Railroads are a key means of transporting coal
Railroads are a key means of transporting coal. REUTERS

U.S. utilities are switching from coal to less-expensive natural gas to generate electricity, a cost-saving move that results in decreased railway shipments of the fossil fuel and lower revenue for railroads.

Coal's share of U.S. electric generation has reached its lowest point since 1973 as public utilities depend more on cleaner burning and cheaper natural gas, the Energy Information Administration said. Between 2005 and 2010 roughly 216, MW of 407,028 MW of coal's electric generation has been switched to natural gas.

That has resulted in lower railway shipments of coal. For example, Railway America, a Jacksonville, Fla., railroad, said that in April its carloads of coal fell 17.9 percent, on a year-over-year basis.

The upshot has been less revenue for railroads and a resulting share price decline. Since the start of May, share prices of the top four leading rail companies have plummeted: Union Pacific has dropped 4.6 percent, Norfolk Southern Corp., is down 11.4 percent, CSX Corp., fell 7.8 percent and Kansas City Southern tumbled 15.2 percent.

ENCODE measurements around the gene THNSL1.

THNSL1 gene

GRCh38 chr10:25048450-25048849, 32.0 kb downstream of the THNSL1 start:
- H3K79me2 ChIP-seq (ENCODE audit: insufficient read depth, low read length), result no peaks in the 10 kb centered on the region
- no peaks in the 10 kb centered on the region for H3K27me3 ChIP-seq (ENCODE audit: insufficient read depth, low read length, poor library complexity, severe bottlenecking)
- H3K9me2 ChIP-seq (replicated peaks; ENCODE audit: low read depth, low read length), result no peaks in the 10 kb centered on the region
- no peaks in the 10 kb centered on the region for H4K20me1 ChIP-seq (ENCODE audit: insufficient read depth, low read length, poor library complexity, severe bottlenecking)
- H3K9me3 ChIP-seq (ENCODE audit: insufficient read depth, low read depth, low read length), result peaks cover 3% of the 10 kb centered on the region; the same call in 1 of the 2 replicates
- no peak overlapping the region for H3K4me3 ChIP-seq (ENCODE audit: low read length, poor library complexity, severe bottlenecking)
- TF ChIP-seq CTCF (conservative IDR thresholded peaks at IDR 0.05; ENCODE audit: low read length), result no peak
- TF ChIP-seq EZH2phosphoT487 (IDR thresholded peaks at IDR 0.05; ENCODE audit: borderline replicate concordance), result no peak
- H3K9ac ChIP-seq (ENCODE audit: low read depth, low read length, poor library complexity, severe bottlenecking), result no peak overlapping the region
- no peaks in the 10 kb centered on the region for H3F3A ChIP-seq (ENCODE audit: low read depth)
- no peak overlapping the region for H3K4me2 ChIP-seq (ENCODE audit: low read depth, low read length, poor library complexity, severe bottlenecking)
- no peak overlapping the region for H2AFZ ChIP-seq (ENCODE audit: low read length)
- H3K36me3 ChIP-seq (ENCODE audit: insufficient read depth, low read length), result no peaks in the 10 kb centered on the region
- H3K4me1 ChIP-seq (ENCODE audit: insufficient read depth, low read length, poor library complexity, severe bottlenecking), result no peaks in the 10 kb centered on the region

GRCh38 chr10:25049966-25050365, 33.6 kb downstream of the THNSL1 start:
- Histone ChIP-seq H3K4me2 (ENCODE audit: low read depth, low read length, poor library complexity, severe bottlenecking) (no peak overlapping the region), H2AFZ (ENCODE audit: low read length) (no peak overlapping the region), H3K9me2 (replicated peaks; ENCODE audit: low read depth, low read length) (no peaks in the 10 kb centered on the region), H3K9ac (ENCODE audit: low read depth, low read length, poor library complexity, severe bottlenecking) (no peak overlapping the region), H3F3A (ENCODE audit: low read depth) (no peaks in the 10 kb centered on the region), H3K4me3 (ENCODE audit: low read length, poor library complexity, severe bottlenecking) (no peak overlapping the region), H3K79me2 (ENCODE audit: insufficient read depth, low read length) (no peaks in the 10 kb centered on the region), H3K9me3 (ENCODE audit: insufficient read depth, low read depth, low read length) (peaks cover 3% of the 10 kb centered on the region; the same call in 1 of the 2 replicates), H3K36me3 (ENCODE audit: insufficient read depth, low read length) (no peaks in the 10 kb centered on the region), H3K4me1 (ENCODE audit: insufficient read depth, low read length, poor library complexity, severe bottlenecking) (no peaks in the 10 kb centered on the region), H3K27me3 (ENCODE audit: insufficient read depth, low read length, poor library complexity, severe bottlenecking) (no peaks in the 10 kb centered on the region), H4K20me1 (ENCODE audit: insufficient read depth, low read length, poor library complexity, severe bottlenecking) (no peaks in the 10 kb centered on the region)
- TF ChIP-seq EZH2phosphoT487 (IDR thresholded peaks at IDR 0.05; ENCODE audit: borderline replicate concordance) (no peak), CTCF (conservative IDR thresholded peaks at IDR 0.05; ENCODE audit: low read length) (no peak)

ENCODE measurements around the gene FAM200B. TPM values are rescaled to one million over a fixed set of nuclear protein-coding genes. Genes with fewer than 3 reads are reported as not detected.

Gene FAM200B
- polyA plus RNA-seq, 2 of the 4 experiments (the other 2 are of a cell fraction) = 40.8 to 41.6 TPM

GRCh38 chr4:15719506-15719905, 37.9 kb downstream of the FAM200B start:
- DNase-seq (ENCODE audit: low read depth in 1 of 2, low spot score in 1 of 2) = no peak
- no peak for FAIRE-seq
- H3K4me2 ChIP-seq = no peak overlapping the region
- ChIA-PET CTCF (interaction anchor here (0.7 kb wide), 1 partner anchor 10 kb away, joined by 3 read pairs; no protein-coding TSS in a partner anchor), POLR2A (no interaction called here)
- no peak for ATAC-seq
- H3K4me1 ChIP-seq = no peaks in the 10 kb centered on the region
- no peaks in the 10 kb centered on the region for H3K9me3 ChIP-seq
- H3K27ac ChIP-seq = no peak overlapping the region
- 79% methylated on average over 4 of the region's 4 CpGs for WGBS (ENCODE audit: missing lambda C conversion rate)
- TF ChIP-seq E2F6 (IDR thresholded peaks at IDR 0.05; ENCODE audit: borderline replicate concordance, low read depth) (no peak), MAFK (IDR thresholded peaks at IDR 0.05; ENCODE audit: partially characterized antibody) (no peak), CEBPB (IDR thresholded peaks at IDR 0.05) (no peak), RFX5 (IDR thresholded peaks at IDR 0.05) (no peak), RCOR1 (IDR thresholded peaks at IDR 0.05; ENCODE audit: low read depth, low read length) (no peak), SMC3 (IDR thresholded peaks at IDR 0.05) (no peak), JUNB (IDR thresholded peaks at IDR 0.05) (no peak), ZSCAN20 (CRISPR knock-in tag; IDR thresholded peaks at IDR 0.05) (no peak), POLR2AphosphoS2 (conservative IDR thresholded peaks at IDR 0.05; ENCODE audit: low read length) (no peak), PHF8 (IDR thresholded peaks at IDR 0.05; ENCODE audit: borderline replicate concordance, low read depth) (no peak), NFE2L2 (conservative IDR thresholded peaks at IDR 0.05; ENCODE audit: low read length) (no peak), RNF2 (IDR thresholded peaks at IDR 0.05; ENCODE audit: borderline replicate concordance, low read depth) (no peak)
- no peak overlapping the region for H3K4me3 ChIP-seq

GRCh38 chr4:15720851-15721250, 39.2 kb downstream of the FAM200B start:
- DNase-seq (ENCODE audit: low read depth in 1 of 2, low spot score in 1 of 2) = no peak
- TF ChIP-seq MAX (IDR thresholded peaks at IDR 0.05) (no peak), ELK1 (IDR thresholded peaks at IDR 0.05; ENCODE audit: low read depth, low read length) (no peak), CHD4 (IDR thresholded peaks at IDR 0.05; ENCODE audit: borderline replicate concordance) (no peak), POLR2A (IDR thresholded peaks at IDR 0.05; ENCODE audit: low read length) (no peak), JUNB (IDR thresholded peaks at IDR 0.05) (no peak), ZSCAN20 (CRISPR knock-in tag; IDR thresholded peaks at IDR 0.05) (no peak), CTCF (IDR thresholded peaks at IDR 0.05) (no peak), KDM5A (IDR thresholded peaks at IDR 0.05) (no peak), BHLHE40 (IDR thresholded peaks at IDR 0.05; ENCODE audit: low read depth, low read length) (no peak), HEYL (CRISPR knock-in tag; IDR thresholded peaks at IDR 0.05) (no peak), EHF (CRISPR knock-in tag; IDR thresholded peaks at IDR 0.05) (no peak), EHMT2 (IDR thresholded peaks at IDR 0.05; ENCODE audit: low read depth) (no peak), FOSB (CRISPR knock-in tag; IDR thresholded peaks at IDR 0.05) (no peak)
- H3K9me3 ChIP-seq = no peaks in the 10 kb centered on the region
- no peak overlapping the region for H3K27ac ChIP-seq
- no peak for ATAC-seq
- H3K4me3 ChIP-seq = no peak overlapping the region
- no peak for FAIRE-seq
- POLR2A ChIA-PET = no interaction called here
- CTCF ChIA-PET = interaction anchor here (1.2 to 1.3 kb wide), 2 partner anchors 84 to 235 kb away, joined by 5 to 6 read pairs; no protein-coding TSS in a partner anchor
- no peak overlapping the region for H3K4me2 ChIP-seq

One significant drag has been the recent decline in demand for coal. With natural gas prices remaining depressed and environmental legislation requiring companies to become 'greener,' demand for coal has dropped, said analysts with Stockcall.com. Energy demand as a whole has also been subdued in 2012, as warmer than usual temperatures have kept customers from turning up the heat.

The falling demand for coal also is cutting its price. Deutsche Bank said Friday in a client note that the average year-to-date price for coal is down about 17 percent.

In Friday trading on the New York Mercantile Exchange, the most actively traded contract for Appalachian coal, traded down 50 cents to $56.58 per ton. Natural gas gained four cents to $2.31 per 1,000 cubic feet.